In either case it is possible that the decision taken would not lead to disaster, had it not been for an underground factor previously undiscovered or not identified as likely to cause extra risk. In other words, the operator was doing his best at the very frontier of scientific knowledge, but that frontier itself was just not good enough.
Of such tiny subtleties are vast calamities made. Lawyers can not wait to get their hands on these problems in any subsequent enquiry or lawsuit. Anyone facing extended cross-examination by a wily barrister over split-second judgement calls is likely to end up sounding, looking and feeling confused or foolish...
WORLD SCOOP! That BP/HMG Libya Transcript - In Full
23rd July 2010
Be shocked, as the Truth is revealed.
Rowan Williams: Propheteering At Everyone Else's Expense?
21st July 2010
Christian faith centres on giving up the claim to be yourself at everyone else’s expense...
What a tendentious and generally problematic pronouncement.
“Love your neighbour as yourself"
Yes. But what does it mean to love yourself?
As Ayn Rand famously put it, "To say 'I love you,' one must know first how to say the 'I.'"
Hence this about love:
It is the view that you ought to be given love unconditionally -- the view that you do not deserve it any more than some random bum, the view that it is not a response to anything particular in you, the view that it is causeless -- which exemplifies the most ignoble conception of this sublime experience.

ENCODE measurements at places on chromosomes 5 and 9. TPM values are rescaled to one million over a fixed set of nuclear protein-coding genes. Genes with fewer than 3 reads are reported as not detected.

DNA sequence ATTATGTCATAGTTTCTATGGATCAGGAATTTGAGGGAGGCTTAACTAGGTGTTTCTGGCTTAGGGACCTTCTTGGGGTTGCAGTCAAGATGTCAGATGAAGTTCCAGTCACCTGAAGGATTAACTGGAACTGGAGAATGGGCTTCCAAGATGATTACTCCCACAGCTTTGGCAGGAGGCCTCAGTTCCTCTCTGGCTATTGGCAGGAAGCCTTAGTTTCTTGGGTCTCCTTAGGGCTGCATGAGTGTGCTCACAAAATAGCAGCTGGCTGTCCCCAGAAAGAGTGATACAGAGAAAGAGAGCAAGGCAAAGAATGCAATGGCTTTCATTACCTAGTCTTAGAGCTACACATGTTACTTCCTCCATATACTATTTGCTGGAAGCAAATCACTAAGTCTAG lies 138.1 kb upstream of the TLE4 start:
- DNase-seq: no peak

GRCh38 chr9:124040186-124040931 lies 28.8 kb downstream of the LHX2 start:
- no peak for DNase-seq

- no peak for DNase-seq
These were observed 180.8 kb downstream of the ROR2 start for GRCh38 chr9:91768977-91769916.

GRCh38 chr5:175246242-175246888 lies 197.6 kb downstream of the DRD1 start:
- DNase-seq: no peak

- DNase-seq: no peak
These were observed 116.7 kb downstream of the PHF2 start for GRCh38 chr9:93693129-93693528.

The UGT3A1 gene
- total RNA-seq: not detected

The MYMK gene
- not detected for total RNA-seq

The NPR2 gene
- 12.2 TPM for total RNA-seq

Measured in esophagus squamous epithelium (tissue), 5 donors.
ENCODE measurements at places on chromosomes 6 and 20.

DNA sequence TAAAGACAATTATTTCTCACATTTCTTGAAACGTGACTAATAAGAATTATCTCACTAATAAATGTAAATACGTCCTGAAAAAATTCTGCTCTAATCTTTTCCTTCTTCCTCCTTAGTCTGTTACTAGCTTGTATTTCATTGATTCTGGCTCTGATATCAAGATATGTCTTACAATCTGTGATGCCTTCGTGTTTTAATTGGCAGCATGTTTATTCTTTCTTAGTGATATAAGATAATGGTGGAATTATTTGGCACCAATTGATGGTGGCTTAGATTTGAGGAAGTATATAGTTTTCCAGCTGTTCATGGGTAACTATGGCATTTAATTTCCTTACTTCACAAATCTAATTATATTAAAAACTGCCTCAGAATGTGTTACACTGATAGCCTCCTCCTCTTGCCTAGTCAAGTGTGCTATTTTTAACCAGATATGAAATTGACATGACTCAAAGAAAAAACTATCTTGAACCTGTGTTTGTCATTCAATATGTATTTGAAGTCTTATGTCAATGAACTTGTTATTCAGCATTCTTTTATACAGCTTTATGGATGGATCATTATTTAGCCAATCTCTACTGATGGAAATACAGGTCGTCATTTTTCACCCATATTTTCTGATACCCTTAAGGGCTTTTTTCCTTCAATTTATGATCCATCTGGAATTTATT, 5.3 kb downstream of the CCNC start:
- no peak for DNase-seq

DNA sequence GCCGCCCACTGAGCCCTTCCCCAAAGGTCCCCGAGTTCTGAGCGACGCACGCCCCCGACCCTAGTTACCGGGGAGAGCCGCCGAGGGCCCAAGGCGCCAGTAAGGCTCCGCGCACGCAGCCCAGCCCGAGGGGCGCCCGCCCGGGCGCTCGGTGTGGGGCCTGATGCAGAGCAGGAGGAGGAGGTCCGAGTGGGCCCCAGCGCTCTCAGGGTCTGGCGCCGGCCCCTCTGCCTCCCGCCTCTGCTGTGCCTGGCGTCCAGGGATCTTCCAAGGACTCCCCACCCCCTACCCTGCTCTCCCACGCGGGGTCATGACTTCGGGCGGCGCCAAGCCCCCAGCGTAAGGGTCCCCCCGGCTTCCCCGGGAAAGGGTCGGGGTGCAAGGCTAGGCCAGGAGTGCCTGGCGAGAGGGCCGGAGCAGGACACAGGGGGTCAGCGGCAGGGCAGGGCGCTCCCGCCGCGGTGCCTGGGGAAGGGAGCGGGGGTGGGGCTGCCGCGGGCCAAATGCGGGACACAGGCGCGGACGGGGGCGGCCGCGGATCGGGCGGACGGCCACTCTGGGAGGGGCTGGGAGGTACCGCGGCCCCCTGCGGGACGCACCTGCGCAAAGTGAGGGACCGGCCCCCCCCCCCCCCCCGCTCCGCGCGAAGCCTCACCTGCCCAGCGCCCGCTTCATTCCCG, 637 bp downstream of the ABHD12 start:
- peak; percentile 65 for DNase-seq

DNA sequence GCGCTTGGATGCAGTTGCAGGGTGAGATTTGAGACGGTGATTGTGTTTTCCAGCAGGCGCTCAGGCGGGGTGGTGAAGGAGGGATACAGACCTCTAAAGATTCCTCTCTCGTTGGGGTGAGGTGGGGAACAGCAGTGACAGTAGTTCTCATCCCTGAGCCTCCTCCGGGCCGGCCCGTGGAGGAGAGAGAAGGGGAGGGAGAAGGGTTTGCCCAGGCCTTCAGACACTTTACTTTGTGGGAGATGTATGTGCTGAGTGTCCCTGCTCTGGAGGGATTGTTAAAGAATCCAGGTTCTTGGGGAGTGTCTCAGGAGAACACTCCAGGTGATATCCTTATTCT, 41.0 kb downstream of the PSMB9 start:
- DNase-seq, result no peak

Such fascinating thoughts about the most basic spiritual and existential human principles arise because our old friend the Archbishop of Canterbury is back in the media:
He is a wily if not profound thinker, so his errors are no less profound and instructive...
Honey - I Shrunk Free Speech!
17th July 2010
I bewail the creepy drift in our political culture from Reason to Emotion, from Objective to Subjective - over at Business and Politics
The Diplomacy Of Business
13th July 2010
Over at Business and Politics I brood on the dismal sniggering by UK business people when the Prime Minister informed them that he had summoned the UK's Ambassadors back to London - and made them all fly economy class.
Inappropriate. If you publicly sneer at your own team, won't everyone else do the same?